A genetic science project which aims to sequence the DNA of every strain of marijuana in the world could also benefit police forces across the globe, making it easier to identify both national and international smuggling networks.
The database could enable law enforcement agencies to track the source of shipments and provide a direct link between importers and lower-level sellers.
Pylos Bioscience, based in Portland, Oregon, was founded in 2015 by microbiologist Mowgli Holmes to bring more consistency to the recreational marijuana and medical marijuana business. The drug is currently legal in eight states for recreational use and available for medical use in a further 21 states.
Phylos has 17 full-time employees and has put together a collection of cannabis strains that includes rare, ancient, specimens from museums and herbariums in Thailand, Colombia, and a dozen other countries including the UK. Marijuana breeders and private collectors from around the world have also contributed samples from their personal stashes.
“The whole point of this project is so people know what they are getting,” says Mr Holmes. “Right now, it’s just a mess. No one knows what anything is.”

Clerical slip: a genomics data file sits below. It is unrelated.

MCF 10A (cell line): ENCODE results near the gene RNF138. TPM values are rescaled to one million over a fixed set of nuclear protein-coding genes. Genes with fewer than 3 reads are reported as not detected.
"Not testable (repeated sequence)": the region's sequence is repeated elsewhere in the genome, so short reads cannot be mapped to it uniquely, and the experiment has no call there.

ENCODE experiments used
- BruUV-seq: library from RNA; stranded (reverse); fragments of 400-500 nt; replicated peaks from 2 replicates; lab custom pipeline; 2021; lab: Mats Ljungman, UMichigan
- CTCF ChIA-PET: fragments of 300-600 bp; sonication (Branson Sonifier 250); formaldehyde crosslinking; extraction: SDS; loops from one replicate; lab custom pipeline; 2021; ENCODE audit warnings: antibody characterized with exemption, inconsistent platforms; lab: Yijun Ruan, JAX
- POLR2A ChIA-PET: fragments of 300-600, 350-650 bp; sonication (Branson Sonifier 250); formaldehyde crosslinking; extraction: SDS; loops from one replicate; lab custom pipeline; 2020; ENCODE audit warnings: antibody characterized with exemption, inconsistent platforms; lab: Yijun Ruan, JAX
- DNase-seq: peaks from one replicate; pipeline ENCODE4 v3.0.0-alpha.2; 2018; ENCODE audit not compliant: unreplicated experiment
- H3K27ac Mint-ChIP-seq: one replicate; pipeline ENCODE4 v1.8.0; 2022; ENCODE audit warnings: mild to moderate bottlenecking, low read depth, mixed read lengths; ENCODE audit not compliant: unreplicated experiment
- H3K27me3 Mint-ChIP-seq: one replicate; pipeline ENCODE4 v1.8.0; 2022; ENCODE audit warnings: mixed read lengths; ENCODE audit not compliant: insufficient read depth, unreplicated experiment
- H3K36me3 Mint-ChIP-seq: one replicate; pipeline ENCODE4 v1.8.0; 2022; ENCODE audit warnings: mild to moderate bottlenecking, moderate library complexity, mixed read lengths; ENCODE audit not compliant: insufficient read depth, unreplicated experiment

However, the project has also drawn the attention of law enforcement officials.
“Such a databank and signature mark would be a welcome tool for police and law enforcement agencies,” said Frank Limon, New Haven Chief of Police.
“It’s probable, in some cases, that conspirators of the overall operation may escape investigation and prosecution. The link between production and distribution would aid us in establishing conspiracy cases against the whole operation – not just the dealers and buyers. This would effectively connect the dots to street level narcotics distribution.”
Each sample that Phylos receives has its DNA extracted and is then loaded into a database that organises the samples into clusters based on the genetic traits they share in relation with one another. These findings are visualized in a interactive 3-D map of the known cannabis world, which the company shares on its website. With more than 1,000 strains documented to date, it is the largest genomic database of marijuana in the world, though there still remain thousands uncatalogued.
The Phylos project is not unique – forensic botanist Heather Miller Coyle of the University of New Haven is also working on a national databank of marijuana DNA aimed specifically at the law enforcement community, but the Phylos database is significantly larger.